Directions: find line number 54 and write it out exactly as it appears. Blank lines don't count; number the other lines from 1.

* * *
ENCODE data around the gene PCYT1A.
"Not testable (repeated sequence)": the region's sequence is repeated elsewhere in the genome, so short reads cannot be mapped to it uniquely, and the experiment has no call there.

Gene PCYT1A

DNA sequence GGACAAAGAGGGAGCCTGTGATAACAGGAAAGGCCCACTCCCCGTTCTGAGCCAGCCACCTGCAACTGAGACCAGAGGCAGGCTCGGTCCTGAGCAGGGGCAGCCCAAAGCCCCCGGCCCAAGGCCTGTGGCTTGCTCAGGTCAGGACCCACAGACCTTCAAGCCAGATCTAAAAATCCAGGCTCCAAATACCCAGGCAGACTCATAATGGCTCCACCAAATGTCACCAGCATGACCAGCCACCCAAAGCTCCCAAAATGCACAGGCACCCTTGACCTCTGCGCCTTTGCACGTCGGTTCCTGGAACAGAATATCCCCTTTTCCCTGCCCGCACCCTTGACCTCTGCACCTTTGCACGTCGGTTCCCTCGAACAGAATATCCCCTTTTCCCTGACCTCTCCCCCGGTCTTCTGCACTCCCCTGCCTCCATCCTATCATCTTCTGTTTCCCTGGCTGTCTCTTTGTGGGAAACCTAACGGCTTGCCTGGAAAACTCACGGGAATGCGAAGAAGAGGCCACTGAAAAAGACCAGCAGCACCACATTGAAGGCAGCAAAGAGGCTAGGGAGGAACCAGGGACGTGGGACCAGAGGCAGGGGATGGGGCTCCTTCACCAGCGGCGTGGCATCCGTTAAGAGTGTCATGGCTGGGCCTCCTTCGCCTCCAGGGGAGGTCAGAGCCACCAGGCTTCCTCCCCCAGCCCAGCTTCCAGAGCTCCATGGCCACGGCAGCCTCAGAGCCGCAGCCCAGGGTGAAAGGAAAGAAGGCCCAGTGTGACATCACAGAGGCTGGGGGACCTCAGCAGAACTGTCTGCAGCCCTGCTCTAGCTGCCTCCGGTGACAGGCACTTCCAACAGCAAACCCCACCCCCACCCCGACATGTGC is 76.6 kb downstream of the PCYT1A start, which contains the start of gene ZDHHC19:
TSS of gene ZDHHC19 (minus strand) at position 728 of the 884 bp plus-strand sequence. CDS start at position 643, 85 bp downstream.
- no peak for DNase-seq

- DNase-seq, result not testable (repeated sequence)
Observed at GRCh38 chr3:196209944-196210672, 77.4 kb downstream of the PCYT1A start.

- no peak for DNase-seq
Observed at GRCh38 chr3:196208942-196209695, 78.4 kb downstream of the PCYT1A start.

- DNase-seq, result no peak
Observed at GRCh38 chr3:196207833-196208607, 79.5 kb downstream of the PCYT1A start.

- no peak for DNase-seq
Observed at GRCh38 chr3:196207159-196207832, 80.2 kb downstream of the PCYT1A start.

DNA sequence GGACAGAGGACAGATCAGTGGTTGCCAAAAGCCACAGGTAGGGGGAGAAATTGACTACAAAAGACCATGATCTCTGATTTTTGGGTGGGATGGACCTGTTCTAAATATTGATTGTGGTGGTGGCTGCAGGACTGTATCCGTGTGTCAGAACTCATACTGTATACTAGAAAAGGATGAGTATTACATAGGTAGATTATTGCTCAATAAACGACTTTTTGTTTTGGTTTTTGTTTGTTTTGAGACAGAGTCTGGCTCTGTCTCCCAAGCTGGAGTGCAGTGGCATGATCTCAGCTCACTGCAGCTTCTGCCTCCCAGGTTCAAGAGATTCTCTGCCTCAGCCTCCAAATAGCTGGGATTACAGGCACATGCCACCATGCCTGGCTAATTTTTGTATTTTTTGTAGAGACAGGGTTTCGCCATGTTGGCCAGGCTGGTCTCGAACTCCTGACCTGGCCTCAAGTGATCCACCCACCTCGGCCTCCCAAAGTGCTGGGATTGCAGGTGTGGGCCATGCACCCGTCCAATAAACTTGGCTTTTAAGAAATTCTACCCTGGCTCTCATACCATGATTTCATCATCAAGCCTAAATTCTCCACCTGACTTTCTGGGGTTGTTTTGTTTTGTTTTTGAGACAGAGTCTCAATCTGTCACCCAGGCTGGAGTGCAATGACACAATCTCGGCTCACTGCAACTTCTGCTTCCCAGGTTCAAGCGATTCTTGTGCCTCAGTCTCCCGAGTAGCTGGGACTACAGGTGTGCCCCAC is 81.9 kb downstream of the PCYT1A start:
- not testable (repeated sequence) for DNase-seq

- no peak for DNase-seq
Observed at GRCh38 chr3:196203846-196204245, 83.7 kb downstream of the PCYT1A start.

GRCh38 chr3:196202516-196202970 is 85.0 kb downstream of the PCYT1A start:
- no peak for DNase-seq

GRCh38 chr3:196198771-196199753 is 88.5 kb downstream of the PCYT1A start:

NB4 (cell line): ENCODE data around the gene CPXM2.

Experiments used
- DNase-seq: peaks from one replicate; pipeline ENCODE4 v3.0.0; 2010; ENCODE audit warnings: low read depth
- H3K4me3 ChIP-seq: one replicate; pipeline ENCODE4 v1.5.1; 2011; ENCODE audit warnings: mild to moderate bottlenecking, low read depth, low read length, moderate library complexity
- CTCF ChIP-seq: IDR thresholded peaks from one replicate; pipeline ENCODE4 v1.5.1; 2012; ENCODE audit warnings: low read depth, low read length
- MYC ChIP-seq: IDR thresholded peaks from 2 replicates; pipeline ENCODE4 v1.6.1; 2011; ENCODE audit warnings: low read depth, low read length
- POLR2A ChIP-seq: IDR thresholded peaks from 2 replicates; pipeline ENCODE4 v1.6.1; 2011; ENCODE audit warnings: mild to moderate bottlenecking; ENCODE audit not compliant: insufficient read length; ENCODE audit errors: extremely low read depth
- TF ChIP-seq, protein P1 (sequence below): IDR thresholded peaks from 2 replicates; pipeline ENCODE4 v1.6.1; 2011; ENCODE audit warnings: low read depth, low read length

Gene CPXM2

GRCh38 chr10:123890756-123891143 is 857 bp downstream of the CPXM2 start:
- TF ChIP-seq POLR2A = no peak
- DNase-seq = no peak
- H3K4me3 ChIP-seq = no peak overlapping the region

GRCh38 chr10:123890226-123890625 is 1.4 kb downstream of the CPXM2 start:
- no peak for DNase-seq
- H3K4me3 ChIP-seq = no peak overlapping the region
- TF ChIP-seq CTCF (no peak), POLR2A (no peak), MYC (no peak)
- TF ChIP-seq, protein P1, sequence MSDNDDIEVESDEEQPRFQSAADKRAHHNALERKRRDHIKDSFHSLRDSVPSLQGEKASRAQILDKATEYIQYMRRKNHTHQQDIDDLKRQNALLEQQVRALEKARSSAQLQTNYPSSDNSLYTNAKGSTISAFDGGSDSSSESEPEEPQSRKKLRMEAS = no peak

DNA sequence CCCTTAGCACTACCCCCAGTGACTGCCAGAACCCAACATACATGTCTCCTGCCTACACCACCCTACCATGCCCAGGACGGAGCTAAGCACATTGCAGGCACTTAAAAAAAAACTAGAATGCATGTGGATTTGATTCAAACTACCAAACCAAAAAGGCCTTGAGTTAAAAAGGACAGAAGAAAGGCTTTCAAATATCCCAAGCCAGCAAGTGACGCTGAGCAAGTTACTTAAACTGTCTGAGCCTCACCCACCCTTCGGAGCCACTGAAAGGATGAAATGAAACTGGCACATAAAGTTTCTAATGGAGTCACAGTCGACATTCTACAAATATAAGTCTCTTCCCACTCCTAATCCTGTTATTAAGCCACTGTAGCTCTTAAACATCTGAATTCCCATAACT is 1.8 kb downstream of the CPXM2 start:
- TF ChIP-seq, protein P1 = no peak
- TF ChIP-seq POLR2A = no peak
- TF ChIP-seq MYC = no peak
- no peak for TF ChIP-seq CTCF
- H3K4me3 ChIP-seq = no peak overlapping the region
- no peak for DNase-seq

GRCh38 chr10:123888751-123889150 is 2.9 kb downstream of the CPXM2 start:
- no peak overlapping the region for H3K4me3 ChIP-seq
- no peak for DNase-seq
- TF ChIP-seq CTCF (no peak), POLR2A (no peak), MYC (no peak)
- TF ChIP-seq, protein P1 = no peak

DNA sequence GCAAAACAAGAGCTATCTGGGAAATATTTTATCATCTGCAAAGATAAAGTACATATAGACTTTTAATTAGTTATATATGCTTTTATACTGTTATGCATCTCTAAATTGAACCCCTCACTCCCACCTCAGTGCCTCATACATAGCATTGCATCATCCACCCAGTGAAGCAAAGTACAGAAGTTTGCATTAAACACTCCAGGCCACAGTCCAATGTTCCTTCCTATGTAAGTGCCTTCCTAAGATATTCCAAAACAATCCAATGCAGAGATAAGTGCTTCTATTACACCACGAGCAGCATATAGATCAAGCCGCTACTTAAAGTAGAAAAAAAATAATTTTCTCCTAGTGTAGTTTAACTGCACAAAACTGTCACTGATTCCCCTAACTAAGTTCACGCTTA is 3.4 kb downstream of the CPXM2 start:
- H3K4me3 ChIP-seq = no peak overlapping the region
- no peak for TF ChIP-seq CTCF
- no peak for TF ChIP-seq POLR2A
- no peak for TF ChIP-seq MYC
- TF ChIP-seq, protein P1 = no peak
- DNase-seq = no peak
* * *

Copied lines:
- no peak for TF ChIP-seq CTCF